We have a guest writer this week! Pastor Daniel Mallipudi writes about our Good Shepherd:
NOT AS FAMOUS AS PSALM 23
In the conversation for the most famous chapters in all the Bible is Psalm 23. In it contains one of the most iconic phrases in all of Scripture: “the Lord is my shepherd.” King David is the author of this famed chapter. He describes the Lord as a compassionate shepherd. The words are familiar. In fact, they may be too familiar. The words have been uttered on so many different occasions (for good reason) that the significance of the word picture penned by David may be lost today.
What do we really know about shepherds? As a nearly 40-year-old man who was born in India, raised in Southern California and lived (for the last 17 years) in Southern Oregon – I have little to no exposure to sheep or shepherds. By all accounts (and internet research) sheep are rather unimpressive. They aren’t smart. They aren’t intelligent. They aren’t attractive. They lack common sense. They’re constantly getting into trouble. They have no sense of direction. They eat things that aren’t good for them. They (unknowingly) put themselves in harm’s way. Oh – and they’re also compared to us numerous times in Scripture. It’s understandable, isn’t it? We’re sheep. That’s a given. But what about God being depicted as a shepherd?
In the New Testament, in John’s Gospel, Jesus is called the ‘good shepherd’ and the ‘gate (or door) of the sheep’. The reference to being the ‘good shepherd’ is easier for us to grasp, but the ‘gate of the sheep?’ In biblical times, the Sheep Gate in Jerusalem was important and well-known. The sheep and lambs that were to be sacrificed were brought through the Sheep Gate to the temple. They went through the Sheep Gate and as they did, they provided a way for the sins of the people to be covered. Jesus would become – through his death and resurrection – a better gate (or door), showing himself to be the gateway to an eternal forgiveness and salvation for all who would trust Him.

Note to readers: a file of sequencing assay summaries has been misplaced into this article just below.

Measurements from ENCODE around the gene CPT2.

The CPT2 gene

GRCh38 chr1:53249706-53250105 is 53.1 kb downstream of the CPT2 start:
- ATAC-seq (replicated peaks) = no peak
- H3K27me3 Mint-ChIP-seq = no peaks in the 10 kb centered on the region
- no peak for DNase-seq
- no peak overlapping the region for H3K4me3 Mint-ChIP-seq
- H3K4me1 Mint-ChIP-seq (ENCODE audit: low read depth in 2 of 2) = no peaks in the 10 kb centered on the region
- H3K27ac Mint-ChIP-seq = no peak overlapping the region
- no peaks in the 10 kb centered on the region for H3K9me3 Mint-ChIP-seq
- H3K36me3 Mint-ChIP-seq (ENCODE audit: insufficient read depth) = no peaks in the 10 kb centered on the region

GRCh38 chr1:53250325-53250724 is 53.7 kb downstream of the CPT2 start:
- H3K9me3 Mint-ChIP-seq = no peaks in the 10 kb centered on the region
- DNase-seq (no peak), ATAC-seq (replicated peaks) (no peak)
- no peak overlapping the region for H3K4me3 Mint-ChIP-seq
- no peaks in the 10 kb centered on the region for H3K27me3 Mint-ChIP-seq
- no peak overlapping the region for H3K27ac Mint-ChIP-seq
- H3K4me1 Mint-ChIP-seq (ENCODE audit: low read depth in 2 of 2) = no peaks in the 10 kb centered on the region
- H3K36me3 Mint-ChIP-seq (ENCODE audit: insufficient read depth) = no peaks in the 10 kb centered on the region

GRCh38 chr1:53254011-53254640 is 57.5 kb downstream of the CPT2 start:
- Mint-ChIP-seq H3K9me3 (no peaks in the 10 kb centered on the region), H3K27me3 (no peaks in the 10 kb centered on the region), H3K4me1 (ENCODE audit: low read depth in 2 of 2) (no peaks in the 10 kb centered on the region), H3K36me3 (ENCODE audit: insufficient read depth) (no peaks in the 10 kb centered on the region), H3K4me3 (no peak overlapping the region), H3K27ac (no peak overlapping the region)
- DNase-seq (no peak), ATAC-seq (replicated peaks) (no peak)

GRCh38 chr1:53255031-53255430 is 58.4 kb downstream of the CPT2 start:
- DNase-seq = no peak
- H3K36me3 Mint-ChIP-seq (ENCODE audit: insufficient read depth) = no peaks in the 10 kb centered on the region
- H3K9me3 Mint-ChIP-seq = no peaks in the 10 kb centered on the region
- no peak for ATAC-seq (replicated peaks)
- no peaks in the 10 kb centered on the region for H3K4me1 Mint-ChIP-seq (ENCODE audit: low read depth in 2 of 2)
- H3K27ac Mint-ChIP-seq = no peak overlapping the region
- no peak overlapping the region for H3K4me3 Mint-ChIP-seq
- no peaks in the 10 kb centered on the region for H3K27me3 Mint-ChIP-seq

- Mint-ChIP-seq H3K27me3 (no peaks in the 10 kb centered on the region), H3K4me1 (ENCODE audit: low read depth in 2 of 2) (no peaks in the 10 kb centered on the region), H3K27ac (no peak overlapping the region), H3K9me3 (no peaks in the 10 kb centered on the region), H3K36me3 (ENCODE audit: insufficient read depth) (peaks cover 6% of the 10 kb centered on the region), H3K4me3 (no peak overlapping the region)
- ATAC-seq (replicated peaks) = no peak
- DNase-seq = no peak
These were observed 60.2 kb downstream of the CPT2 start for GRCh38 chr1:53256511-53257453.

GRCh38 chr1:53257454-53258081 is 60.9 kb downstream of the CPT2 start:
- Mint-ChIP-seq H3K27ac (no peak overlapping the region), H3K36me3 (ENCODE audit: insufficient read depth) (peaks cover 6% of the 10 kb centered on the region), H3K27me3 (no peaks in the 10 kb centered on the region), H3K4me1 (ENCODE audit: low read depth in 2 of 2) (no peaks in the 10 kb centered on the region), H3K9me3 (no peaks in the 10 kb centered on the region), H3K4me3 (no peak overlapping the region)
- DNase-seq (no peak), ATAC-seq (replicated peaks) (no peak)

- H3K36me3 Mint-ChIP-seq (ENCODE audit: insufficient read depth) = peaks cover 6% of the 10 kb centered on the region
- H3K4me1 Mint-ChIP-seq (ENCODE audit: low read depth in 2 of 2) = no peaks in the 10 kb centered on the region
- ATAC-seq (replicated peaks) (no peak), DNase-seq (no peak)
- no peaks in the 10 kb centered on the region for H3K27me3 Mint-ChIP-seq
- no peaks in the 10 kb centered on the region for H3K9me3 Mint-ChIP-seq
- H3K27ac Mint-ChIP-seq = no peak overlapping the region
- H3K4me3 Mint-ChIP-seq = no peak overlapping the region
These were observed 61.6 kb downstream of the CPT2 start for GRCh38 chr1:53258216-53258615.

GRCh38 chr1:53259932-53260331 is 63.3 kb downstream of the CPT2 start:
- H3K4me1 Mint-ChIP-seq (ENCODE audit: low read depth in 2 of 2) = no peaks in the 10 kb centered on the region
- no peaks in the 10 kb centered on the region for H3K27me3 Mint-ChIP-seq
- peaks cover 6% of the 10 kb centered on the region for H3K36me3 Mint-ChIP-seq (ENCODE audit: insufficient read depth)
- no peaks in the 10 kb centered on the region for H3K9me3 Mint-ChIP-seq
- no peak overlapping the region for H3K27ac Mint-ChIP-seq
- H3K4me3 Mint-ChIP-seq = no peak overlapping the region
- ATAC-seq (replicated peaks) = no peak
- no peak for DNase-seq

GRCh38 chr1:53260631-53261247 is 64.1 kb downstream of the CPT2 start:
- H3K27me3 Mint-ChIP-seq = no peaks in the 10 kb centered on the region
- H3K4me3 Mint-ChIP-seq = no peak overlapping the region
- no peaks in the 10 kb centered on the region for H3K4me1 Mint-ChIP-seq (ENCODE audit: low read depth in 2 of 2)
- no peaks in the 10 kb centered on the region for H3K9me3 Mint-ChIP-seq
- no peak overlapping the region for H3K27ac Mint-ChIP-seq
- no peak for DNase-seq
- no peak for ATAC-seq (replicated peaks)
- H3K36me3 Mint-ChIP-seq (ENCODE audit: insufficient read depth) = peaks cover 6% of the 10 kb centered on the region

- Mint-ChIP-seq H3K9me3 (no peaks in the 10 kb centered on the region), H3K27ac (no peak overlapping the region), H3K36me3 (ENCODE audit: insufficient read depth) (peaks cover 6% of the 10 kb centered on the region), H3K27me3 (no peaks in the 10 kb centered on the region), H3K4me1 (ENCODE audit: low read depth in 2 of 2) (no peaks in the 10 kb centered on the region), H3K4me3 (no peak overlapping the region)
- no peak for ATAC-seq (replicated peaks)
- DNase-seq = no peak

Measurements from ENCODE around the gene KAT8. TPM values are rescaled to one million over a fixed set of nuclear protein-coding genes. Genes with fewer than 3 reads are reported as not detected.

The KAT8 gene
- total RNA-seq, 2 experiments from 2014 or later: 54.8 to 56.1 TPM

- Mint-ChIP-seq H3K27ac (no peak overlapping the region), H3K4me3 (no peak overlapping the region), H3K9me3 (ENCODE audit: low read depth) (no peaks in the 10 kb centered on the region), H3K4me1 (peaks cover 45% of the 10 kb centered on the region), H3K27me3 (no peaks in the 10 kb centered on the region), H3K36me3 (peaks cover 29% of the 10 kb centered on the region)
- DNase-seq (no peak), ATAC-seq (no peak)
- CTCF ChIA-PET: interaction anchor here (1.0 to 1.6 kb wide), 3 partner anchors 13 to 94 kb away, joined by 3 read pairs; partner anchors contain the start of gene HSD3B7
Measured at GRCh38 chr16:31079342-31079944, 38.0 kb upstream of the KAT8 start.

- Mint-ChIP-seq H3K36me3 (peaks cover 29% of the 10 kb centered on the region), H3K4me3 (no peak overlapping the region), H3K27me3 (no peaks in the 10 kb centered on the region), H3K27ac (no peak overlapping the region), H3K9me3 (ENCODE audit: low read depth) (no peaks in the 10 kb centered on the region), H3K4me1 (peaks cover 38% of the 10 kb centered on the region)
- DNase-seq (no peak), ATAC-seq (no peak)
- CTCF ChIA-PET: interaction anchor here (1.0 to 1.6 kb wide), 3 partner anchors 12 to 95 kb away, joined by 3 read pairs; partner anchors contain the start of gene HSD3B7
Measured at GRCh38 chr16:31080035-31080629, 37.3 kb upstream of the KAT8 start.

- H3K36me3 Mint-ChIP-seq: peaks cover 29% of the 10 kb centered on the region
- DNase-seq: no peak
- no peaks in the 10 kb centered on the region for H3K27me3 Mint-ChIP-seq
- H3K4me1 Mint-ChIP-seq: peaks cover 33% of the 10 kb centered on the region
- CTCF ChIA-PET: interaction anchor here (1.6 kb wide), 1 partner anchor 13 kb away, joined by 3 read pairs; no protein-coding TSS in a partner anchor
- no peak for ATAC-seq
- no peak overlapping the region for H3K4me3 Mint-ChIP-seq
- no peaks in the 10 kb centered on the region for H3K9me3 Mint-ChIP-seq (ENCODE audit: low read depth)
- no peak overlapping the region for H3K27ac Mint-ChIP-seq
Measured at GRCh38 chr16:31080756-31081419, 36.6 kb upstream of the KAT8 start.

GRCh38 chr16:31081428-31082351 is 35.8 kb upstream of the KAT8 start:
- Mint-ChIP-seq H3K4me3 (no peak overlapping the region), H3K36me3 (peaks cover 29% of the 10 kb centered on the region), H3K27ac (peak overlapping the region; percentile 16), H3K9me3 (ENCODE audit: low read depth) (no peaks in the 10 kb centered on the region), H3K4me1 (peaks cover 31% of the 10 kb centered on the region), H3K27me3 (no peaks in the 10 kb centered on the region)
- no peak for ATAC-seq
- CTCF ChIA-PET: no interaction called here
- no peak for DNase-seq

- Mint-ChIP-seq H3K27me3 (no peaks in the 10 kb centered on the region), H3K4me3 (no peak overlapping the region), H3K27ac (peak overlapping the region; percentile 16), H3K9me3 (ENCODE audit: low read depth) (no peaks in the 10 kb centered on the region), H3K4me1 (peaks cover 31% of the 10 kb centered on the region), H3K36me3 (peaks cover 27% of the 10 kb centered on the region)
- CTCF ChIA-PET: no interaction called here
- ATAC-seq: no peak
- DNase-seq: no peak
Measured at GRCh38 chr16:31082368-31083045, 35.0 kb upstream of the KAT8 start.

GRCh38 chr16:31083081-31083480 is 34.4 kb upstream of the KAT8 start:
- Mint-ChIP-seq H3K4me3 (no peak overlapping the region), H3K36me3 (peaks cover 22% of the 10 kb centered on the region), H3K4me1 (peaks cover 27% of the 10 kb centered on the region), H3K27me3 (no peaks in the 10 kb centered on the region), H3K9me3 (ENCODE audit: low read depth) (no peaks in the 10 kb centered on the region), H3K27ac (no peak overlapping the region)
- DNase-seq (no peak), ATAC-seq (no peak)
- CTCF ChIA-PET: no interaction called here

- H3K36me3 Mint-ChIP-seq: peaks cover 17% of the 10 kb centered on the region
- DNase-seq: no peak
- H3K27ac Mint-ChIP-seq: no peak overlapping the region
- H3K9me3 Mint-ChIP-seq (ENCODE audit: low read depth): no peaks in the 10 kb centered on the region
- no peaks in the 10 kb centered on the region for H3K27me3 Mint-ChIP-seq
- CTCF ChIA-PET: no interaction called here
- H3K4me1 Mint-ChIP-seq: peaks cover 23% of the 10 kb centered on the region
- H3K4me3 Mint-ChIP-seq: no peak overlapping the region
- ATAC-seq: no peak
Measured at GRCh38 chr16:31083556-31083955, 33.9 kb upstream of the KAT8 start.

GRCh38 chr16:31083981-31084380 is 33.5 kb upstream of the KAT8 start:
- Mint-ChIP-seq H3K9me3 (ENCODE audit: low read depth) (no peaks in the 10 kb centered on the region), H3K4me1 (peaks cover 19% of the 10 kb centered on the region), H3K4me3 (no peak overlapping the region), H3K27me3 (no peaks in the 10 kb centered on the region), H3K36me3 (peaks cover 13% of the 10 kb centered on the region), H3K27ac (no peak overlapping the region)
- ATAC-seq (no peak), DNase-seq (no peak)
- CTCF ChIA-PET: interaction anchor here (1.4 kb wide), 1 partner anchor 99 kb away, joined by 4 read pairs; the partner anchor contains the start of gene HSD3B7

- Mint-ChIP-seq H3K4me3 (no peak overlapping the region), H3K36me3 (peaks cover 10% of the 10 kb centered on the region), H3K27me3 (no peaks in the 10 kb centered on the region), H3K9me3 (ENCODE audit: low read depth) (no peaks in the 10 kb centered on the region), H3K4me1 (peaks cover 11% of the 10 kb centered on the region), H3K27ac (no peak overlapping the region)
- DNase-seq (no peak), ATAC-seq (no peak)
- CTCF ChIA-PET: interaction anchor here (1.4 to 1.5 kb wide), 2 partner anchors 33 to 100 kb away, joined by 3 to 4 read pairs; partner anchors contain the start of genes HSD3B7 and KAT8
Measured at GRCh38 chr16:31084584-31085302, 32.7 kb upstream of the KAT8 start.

There’s another passage of Scripture, not as famous as Psalm 23, that depicts God as the good shepherd. It’s found in the Old Testament book of Ezekiel in chapter 34. It’s a beautiful chapter detailing how God himself will be our shepherd. In this chapter he makes three distinct promises to his sheep:
- He will search and rescue sheep. (Ezekiel 34:11-12) I love the image this paints for us. God, the good shepherd, searching and rescuing us during our darkness. He keeps his eye on us and even though we have no sense of direction and we got lost easily, he looks after us and finds us.
- He will lead them to a good pasture. (Ezekiel 34:13-14) He knows what’s best for us. Sheep don’t know what’s best for them. They get lost easily as we have discussed but oftentimes will put themselves in dangerous situations. They will eat things that are harmful to them. They don’t know how to take care of themselves. Guess what? We’re the sheep. We get lost easily. We put ourselves in dangerous situations. And God leads us to good pastures.
- He will tend to their needs and strengthen them. (Ezekiel 34:15-16) On their own, sheep aren’t strong. They’re unintelligent, weak animals. The good shepherd knows this, and He tends to their needs and strengthens them. He brings back the strays, He binds up the injured and strengthens the weak.
It’s not as famous as Psalm 23 but Ezekiel 34 contains some life-changing promises for us. By the way, I’m ok with being called sheep. After all, He’s my shepherd.
It’s my joy to speak at chapels for the children at both the Geneva and Hucrest campuses from time to time. I love the staff and the children of Geneva and pray for you regularly during the week. If myself or my church family could be of service to you or your family, please don’t hesitate to reach out.
Daniel Mallipudi (Pastor Pudi)
firstname.lastname@example.org | (541) 672-4566 | www.roseburgfcc.org
First Christian Church, Downtown Roseburg